Stuart Sutcliffe was born in Edinburgh on the 23rd of June 1940, and was raised there until the age of 3 – thereafter in England.
His father was an engineer officer in the Merchant Navy; his mother was a school teacher. His art career began early on when he created works of art for his Mother’s classroom. He attended Prescott Grammar School, and was accepted at age 16 to attend the Liverpool Regional College of Art.
There in 1957, he met fellow art student and musician, John Lennon. He was persuaded by John to buy a bass guitar after the sale of one of his paintings to John Moores – the patron of the Bi-Annual Exhibitions held at the Walker Art Gallery, where the work had been exhibited.
Sutcliffe joined Lennon’s band as the “4th” member and changed the name from the Quarrymen to the Beatals – Lennon, always having the last word changed the spelling to Beatles. Later Pete Best was recruited just prior to their first Hamburg trip, becoming the “5th Beatle”.
From April 1961 to March 1962 he was awarded a scholarship at the chief Hamburg Art School, under Eduardo Paolozzi, who was doing a year as visiting professor and who is considered one of the fathers of Pop Art. He took a keen interest in Sutcliffe and recalled: “He had so much energy and was so very inventive.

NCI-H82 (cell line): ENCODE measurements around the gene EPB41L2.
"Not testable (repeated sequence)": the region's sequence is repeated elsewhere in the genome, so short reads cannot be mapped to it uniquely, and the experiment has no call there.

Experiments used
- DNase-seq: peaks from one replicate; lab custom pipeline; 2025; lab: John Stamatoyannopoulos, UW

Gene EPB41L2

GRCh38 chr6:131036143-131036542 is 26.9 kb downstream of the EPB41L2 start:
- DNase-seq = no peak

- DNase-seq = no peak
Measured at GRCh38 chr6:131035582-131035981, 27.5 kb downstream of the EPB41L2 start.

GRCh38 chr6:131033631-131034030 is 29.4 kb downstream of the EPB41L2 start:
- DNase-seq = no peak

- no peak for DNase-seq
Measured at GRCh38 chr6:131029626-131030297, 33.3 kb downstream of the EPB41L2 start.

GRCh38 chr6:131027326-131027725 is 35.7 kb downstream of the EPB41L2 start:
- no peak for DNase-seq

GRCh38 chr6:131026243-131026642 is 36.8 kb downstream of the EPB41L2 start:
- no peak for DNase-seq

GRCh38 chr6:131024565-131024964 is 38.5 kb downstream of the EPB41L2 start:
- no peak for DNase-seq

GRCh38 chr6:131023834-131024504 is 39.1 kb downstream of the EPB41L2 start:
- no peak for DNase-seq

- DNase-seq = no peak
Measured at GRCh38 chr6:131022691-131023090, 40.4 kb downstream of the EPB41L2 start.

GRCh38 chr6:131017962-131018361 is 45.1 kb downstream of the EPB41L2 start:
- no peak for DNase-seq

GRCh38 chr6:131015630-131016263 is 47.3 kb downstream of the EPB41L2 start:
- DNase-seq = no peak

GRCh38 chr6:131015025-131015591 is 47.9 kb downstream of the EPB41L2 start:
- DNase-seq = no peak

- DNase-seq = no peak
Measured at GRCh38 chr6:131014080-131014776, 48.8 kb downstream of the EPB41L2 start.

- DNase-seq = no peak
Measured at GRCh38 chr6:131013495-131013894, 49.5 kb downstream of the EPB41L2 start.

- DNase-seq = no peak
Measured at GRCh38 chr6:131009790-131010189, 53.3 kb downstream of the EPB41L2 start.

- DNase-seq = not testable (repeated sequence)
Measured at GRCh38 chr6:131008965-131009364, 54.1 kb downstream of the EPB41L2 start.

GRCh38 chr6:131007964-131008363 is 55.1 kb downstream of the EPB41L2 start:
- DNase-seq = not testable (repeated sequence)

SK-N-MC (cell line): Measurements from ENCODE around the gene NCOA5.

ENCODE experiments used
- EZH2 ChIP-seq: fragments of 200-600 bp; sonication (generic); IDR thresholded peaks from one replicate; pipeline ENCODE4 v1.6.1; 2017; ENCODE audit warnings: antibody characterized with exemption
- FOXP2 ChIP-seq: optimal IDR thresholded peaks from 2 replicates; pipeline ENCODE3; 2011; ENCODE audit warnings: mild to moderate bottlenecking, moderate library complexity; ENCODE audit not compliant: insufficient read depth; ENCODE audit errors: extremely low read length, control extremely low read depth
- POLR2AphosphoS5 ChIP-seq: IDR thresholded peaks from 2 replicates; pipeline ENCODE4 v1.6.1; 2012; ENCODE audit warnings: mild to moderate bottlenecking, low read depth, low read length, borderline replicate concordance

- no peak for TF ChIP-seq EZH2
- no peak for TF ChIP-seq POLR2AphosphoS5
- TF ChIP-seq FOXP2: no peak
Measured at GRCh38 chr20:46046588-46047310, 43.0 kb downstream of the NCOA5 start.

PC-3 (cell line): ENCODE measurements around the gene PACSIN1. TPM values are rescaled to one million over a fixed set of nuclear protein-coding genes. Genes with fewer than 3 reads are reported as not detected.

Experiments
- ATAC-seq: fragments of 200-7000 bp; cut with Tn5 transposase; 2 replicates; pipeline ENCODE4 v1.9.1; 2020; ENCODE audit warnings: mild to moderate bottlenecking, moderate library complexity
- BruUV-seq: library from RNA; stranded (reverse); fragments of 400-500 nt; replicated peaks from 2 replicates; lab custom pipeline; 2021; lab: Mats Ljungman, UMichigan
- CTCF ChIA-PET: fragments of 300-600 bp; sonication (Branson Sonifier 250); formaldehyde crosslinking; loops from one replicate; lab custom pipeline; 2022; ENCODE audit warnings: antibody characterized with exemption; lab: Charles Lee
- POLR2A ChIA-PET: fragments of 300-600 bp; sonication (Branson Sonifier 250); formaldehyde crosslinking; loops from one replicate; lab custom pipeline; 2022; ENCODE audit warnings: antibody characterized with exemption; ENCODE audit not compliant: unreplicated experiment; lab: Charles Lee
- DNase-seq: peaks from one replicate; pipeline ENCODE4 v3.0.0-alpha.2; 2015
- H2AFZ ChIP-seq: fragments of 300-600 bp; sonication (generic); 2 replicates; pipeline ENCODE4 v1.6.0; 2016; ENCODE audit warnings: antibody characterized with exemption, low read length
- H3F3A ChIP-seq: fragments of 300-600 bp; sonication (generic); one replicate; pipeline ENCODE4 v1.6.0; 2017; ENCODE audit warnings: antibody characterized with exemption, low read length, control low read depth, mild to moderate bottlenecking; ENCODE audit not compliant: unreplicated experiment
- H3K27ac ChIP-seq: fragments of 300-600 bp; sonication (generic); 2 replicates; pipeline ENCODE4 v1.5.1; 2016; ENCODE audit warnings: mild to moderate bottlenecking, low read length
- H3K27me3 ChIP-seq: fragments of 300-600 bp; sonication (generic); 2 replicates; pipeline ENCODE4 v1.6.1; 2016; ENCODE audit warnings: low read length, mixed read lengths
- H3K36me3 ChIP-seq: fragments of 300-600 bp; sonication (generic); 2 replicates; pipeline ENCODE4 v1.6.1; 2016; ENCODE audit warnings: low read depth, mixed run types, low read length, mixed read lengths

The feeling of potential just splashed out from him. He had the right kind of sensibility and arrogance to succeed.” Later he wrote, “My report is that Sutcliffe is very gifted and very intelligent. In the meantime he has become one of my best students.”
Stuart fell in love with photographer Astrid Kirchherr and chose to leave the Beatles and devote himself to his work as an artist / painter and continue his studies at the Hamburg State School of Art.
In an essay on the artist, Donald Kuspit, noted art critic and Professor of Art and Philosophy at New York University, SUNY said: “…Stuart Sutcliffe emerged as an Abstract Expressionist painter just when Abstract Expressionism was in decline, but his works return to its origins, epitomizing all that is best in it… A certain structure is latent in the apparent chaos of Sutcliffe’s handling; it is a metaphor for the structured, disciplined self–and he must have had enormous discipline and concentration to produce what he did in such a short amount of time–that Sutcliffe was in the process of realizing when he died.”
“He (Stuart) was an outstanding loss to Liverpool and to English painting, and over and above the merit of his pictures he has a special significance as somebody whose burning creativity switched from art into pop music and then back again. He showed the way.” John Willett
He was an artist, poet and writer first – and a musician second.
Stuart Sutcliffe died in Hamburg in 1962 from a brain haemorrhage at the age of 21.